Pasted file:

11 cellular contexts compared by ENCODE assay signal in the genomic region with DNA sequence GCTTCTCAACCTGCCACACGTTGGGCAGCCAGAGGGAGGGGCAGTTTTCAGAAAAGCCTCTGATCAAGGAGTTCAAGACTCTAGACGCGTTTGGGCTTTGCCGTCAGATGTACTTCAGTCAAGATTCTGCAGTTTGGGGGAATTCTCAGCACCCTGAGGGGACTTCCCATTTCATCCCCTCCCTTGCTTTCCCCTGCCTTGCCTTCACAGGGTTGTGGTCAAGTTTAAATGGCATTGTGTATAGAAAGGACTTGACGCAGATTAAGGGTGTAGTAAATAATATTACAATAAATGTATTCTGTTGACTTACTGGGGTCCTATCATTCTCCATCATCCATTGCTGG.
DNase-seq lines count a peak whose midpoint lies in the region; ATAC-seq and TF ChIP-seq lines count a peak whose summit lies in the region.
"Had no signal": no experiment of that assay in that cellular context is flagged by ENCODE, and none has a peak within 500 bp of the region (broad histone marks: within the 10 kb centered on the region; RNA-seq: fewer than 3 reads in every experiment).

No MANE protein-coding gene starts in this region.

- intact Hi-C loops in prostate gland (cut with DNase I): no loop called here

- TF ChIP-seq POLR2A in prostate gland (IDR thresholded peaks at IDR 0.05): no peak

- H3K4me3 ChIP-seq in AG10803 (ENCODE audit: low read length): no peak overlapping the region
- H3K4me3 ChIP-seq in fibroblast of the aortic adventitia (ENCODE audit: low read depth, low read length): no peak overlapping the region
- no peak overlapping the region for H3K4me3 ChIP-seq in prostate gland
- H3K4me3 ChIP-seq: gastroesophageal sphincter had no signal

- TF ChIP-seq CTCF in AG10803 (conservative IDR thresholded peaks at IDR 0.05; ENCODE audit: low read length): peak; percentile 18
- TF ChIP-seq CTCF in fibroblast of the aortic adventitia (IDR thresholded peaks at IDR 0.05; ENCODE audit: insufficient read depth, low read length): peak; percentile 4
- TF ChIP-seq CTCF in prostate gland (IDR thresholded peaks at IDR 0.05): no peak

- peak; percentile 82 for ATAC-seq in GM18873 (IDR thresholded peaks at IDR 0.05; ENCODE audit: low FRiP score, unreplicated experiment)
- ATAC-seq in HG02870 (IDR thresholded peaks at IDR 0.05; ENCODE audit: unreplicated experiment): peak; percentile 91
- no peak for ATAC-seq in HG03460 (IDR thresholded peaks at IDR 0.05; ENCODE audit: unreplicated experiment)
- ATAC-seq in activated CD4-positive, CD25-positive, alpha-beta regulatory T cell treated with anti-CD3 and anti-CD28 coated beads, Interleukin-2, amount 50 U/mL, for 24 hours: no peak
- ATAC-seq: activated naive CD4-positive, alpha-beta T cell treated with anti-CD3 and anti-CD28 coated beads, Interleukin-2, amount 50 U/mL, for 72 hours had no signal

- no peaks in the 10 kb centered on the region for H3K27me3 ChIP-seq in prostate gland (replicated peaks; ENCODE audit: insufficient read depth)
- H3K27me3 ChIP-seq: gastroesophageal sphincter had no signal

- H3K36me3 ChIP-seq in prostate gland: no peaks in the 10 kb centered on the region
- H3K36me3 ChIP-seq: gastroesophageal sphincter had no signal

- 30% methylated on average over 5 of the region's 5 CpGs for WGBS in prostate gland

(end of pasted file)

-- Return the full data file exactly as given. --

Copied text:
11 cellular contexts compared by ENCODE assay signal in the genomic region with DNA sequence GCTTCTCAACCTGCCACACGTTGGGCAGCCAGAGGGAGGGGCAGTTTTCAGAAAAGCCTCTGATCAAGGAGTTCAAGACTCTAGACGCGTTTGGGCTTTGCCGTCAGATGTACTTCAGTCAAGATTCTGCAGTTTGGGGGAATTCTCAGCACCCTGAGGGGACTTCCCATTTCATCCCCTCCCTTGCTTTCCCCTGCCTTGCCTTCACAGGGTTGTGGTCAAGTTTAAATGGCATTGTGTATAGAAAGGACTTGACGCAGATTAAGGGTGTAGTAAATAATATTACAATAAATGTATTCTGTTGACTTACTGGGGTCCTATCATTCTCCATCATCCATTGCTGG.
DNase-seq lines count a peak whose midpoint lies in the region; ATAC-seq and TF ChIP-seq lines count a peak whose summit lies in the region.
"Had no signal": no experiment of that assay in that cellular context is flagged by ENCODE, and none has a peak within 500 bp of the region (broad histone marks: within the 10 kb centered on the region; RNA-seq: fewer than 3 reads in every experiment).

No MANE protein-coding gene starts in this region.

- intact Hi-C loops in prostate gland (cut with DNase I): no loop called here

- TF ChIP-seq POLR2A in prostate gland (IDR thresholded peaks at IDR 0.05): no peak

- H3K4me3 ChIP-seq in AG10803 (ENCODE audit: low read length): no peak overlapping the region
- H3K4me3 ChIP-seq in fibroblast of the aortic adventitia (ENCODE audit: low read depth, low read length): no peak overlapping the region
- no peak overlapping the region for H3K4me3 ChIP-seq in prostate gland
- H3K4me3 ChIP-seq: gastroesophageal sphincter had no signal

- TF ChIP-seq CTCF in AG10803 (conservative IDR thresholded peaks at IDR 0.05; ENCODE audit: low read length): peak; percentile 18
- TF ChIP-seq CTCF in fibroblast of the aortic adventitia (IDR thresholded peaks at IDR 0.05; ENCODE audit: insufficient read depth, low read length): peak; percentile 4
- TF ChIP-seq CTCF in prostate gland (IDR thresholded peaks at IDR 0.05): no peak

- peak; percentile 82 for ATAC-seq in GM18873 (IDR thresholded peaks at IDR 0.05; ENCODE audit: low FRiP score, unreplicated experiment)
- ATAC-seq in HG02870 (IDR thresholded peaks at IDR 0.05; ENCODE audit: unreplicated experiment): peak; percentile 91
- no peak for ATAC-seq in HG03460 (IDR thresholded peaks at IDR 0.05; ENCODE audit: unreplicated experiment)
- ATAC-seq in activated CD4-positive, CD25-positive, alpha-beta regulatory T cell treated with anti-CD3 and anti-CD28 coated beads, Interleukin-2, amount 50 U/mL, for 24 hours: no peak
- ATAC-seq: activated naive CD4-positive, alpha-beta T cell treated with anti-CD3 and anti-CD28 coated beads, Interleukin-2, amount 50 U/mL, for 72 hours had no signal

- no peaks in the 10 kb centered on the region for H3K27me3 ChIP-seq in prostate gland (replicated peaks; ENCODE audit: insufficient read depth)
- H3K27me3 ChIP-seq: gastroesophageal sphincter had no signal

- H3K36me3 ChIP-seq in prostate gland: no peaks in the 10 kb centered on the region
- H3K36me3 ChIP-seq: gastroesophageal sphincter had no signal

- 30% methylated on average over 5 of the region's 5 CpGs for WGBS in prostate gland